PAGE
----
The SCG 010: The Hydrogen Powered Boot
"Our refueling solution is swappable DOT compliant tanks filled with cryogenic hydrogen that can be easily changed 24/7/365 worldwide as one swaps out propane BBQ tanks. This can happen at home or in existing gas stations or parking lots. As the range we're targeting is 600-1000 miles this will be less often and much quicker that BEV pickup trucks. As BEV pickup's carry 1800 lbs of batteries our load capacity will be a lot more. Our target MSRP is 100K. We're glad that auto evolution understands the benefit of our using cryogenic hydrogen." - Jim Glickenhaus
- 600-1000 Mile Range
- Speedy, Reasonably Priced, Easy to Refuel
- Can Be Used as a Generator
- Target MSRP: $100,000
The Earliest Vision of Hydrogen
While electric vehicles have consumed the imaginations of the automotive market's visions of the future, they are still in a period of technological development. The crucial flaw facing electric vehicles at the moment is longevity, with many vehicles offering an extremely limited range. Hydrogen offers Scuderia Cameron Glickenhaus an alternative fuel that is not only environmentally friendly, but capable of running and finishing an endurance race.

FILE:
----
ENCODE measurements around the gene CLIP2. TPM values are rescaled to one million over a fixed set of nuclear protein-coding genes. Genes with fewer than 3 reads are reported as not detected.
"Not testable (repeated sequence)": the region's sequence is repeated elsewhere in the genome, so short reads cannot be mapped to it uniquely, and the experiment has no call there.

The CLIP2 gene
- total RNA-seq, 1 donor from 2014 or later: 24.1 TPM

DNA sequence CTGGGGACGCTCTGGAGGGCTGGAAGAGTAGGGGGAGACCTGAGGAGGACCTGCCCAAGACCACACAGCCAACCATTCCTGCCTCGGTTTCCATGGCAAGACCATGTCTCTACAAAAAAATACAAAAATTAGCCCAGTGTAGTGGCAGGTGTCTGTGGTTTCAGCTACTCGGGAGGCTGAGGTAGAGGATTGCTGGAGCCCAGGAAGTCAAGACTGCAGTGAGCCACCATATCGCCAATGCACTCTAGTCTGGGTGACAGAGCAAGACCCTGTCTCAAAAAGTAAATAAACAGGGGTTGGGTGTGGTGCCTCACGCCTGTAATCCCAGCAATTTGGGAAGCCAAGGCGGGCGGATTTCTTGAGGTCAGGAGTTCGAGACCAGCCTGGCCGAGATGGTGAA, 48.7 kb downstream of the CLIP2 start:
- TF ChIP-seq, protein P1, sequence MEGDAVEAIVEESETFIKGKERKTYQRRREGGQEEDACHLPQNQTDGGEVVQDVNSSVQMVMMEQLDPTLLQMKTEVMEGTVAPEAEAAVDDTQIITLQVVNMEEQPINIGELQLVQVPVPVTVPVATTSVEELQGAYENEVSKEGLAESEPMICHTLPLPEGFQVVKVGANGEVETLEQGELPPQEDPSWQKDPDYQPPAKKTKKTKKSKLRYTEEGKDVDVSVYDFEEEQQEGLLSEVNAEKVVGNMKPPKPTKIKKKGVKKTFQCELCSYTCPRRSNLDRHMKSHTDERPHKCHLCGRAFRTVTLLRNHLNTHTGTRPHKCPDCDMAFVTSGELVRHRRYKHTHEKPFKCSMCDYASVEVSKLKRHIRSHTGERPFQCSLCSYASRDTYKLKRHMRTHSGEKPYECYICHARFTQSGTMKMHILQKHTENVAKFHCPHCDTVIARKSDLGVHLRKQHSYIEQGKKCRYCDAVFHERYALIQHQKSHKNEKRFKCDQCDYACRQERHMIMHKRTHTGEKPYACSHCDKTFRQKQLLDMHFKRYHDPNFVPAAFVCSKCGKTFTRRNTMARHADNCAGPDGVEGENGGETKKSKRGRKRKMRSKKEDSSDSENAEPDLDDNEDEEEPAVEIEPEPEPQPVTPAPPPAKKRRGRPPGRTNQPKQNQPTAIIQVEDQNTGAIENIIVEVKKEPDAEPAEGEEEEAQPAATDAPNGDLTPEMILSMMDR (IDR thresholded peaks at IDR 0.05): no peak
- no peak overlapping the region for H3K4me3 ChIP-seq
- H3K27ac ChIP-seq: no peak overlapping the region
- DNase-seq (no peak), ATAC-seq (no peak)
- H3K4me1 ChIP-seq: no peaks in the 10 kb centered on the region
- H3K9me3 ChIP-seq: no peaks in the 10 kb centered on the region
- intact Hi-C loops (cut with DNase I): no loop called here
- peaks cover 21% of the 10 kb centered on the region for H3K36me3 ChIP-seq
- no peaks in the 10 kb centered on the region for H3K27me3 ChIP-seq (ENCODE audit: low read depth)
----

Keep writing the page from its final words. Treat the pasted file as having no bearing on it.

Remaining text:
Electric vs Hydrogen Powered
From a total systems efficiency perspective, it seems more efficient to use renewable energy to charge battery electric vehicles and run those vehicles than to use that same renewable energy, create hydrogen, and run the hydrogen through a fuel cell electric vehicle. Renewable energy is not the only way to produce so-called "green" hydrogen but is the most common industrial scale. Therefore, to the extent that the world does not currently have enough renewable energy to power battery electric vehicles, we do not have enough clean energy to power fuel cell electric vehicles. I say it seems to be more efficient because this is much more complicated than many who spin sound bites would lead you to believe.
However, the proponents of batteries often forget to mention that batteries today store less than 0.5 Megajoules of energy per kilogram of battery. By comparison, gasoline has approximately 46 MJ/kg, and hydrogen has around 120 MJ/kg. Therefore, in energy-limited applications, battery technology is not a replacement for liquid hydrocarbon fuels. Generally, the larger the vehicle, the more energy density matters, and batteries will not work for those applications that are larger in size, such as planes, ships, trucks, pickup trucks.